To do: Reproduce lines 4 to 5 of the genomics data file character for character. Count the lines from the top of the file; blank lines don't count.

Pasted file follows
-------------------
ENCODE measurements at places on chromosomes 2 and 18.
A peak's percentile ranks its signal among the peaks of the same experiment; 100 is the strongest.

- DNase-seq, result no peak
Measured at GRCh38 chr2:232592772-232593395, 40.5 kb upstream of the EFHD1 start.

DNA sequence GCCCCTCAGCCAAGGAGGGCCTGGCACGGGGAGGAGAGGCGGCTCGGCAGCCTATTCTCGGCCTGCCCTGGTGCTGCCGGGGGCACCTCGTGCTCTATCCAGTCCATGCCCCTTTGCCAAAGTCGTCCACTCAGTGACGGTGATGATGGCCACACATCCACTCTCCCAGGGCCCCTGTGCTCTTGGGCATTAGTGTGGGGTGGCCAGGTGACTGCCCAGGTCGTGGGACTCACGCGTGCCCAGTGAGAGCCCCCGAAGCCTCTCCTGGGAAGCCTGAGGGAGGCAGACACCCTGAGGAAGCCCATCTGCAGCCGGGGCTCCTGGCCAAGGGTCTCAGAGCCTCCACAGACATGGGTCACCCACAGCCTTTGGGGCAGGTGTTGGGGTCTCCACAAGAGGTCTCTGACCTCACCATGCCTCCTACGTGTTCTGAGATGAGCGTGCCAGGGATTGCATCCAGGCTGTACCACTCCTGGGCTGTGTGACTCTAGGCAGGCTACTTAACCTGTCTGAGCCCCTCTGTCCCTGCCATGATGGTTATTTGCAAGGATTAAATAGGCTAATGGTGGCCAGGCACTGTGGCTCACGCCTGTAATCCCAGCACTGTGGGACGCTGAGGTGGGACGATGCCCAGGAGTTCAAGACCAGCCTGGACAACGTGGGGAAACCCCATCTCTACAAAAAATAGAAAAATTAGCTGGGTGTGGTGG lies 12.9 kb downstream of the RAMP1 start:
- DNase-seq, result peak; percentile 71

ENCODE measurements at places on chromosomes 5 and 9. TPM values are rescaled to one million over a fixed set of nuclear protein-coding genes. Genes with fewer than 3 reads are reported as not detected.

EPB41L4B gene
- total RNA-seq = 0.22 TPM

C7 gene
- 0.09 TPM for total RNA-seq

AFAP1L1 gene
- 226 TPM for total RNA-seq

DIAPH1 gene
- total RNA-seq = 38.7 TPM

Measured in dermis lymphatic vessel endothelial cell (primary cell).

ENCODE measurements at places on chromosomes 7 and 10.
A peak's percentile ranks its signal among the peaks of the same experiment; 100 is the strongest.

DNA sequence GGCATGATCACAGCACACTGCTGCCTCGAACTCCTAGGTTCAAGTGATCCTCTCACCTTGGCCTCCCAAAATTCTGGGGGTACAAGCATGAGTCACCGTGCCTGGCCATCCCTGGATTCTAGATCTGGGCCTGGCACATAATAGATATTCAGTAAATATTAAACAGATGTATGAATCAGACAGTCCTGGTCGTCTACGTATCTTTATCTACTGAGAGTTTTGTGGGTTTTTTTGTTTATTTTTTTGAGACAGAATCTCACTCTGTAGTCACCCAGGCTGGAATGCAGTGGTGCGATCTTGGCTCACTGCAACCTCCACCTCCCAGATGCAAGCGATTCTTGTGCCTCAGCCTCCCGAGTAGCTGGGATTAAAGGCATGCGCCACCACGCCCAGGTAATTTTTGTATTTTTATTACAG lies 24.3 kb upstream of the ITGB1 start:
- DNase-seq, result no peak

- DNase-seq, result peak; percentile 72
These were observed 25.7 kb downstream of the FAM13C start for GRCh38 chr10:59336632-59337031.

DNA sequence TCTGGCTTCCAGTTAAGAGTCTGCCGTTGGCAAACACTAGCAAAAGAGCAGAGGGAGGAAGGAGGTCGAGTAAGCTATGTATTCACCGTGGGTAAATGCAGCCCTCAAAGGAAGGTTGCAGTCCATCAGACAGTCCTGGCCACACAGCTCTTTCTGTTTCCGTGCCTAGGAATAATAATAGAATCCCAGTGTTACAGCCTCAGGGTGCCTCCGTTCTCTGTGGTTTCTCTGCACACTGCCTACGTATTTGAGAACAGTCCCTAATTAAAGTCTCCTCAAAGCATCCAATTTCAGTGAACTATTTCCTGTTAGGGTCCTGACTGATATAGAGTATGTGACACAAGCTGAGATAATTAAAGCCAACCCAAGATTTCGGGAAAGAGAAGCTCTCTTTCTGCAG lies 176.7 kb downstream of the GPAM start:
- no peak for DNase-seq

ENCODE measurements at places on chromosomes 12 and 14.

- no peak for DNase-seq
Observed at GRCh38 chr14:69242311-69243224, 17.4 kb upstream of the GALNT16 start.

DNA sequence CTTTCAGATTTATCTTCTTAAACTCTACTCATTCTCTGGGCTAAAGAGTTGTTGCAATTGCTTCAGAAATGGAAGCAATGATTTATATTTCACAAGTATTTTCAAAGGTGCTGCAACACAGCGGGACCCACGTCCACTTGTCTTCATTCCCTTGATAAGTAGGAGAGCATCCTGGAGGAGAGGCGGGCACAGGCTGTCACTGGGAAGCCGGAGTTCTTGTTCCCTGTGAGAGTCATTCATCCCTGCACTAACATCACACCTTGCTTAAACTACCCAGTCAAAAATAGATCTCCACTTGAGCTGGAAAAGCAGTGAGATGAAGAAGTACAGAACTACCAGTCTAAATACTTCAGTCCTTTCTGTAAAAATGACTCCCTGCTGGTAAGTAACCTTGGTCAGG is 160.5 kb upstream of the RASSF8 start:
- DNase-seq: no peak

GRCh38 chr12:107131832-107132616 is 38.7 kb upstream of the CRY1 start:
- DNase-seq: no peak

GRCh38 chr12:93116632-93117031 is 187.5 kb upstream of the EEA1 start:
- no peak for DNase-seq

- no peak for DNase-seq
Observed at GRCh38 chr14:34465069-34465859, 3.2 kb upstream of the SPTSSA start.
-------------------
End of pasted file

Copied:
Measured at GRCh38 chr2:232592772-232593395, 40.5 kb upstream of the EFHD1 start.

DNA sequence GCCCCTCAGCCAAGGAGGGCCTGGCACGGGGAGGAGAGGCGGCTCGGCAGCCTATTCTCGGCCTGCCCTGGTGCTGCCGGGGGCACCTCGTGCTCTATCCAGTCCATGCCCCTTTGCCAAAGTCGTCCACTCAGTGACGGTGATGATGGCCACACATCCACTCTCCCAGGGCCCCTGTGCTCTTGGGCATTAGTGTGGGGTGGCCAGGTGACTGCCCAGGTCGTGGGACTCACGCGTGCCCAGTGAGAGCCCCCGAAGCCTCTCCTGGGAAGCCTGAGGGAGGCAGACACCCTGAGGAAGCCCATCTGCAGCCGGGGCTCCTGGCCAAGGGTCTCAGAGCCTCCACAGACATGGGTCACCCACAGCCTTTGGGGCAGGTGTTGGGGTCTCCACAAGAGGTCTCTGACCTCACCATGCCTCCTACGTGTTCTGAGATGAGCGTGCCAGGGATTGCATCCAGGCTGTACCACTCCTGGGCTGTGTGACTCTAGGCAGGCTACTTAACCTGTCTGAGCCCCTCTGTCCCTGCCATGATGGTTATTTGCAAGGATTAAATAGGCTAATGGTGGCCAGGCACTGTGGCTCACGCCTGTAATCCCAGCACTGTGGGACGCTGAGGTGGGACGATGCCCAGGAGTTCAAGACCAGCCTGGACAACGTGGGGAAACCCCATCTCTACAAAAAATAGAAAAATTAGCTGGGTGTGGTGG lies 12.9 kb downstream of the RAMP1 start: